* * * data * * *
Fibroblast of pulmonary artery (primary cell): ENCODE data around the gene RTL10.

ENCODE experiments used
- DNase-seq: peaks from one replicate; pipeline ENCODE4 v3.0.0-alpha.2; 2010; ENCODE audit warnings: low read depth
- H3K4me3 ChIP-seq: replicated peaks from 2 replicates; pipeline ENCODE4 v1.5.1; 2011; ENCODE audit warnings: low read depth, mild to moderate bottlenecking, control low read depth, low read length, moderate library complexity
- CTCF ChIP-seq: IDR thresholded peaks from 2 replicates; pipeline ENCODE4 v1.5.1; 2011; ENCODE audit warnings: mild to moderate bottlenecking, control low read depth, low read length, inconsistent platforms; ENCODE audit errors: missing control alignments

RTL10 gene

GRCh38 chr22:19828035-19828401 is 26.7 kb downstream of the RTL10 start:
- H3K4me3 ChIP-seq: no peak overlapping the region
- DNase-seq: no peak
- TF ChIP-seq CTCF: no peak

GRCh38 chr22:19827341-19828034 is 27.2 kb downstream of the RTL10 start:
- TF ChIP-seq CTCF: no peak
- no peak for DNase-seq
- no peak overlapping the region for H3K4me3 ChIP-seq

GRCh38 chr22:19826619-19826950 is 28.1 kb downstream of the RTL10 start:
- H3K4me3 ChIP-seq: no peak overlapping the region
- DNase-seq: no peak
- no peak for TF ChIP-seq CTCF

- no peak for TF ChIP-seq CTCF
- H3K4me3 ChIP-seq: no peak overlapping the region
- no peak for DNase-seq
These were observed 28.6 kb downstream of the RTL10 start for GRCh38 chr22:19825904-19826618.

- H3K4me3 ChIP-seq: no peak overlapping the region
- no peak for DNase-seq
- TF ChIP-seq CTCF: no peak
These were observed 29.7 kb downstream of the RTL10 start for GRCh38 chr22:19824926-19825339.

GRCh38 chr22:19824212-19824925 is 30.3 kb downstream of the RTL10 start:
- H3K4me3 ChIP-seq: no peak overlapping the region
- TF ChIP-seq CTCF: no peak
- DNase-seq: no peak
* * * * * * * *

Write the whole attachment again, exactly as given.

Fibroblast of pulmonary artery (primary cell): ENCODE data around the gene RTL10.

ENCODE experiments used
- DNase-seq: peaks from one replicate; pipeline ENCODE4 v3.0.0-alpha.2; 2010; ENCODE audit warnings: low read depth
- H3K4me3 ChIP-seq: replicated peaks from 2 replicates; pipeline ENCODE4 v1.5.1; 2011; ENCODE audit warnings: low read depth, mild to moderate bottlenecking, control low read depth, low read length, moderate library complexity
- CTCF ChIP-seq: IDR thresholded peaks from 2 replicates; pipeline ENCODE4 v1.5.1; 2011; ENCODE audit warnings: mild to moderate bottlenecking, control low read depth, low read length, inconsistent platforms; ENCODE audit errors: missing control alignments

RTL10 gene

GRCh38 chr22:19828035-19828401 is 26.7 kb downstream of the RTL10 start:
- H3K4me3 ChIP-seq: no peak overlapping the region
- DNase-seq: no peak
- TF ChIP-seq CTCF: no peak

GRCh38 chr22:19827341-19828034 is 27.2 kb downstream of the RTL10 start:
- TF ChIP-seq CTCF: no peak
- no peak for DNase-seq
- no peak overlapping the region for H3K4me3 ChIP-seq

GRCh38 chr22:19826619-19826950 is 28.1 kb downstream of the RTL10 start:
- H3K4me3 ChIP-seq: no peak overlapping the region
- DNase-seq: no peak
- no peak for TF ChIP-seq CTCF

- no peak for TF ChIP-seq CTCF
- H3K4me3 ChIP-seq: no peak overlapping the region
- no peak for DNase-seq
These were observed 28.6 kb downstream of the RTL10 start for GRCh38 chr22:19825904-19826618.

- H3K4me3 ChIP-seq: no peak overlapping the region
- no peak for DNase-seq
- TF ChIP-seq CTCF: no peak
These were observed 29.7 kb downstream of the RTL10 start for GRCh38 chr22:19824926-19825339.

GRCh38 chr22:19824212-19824925 is 30.3 kb downstream of the RTL10 start:
- H3K4me3 ChIP-seq: no peak overlapping the region
- TF ChIP-seq CTCF: no peak
- DNase-seq: no peak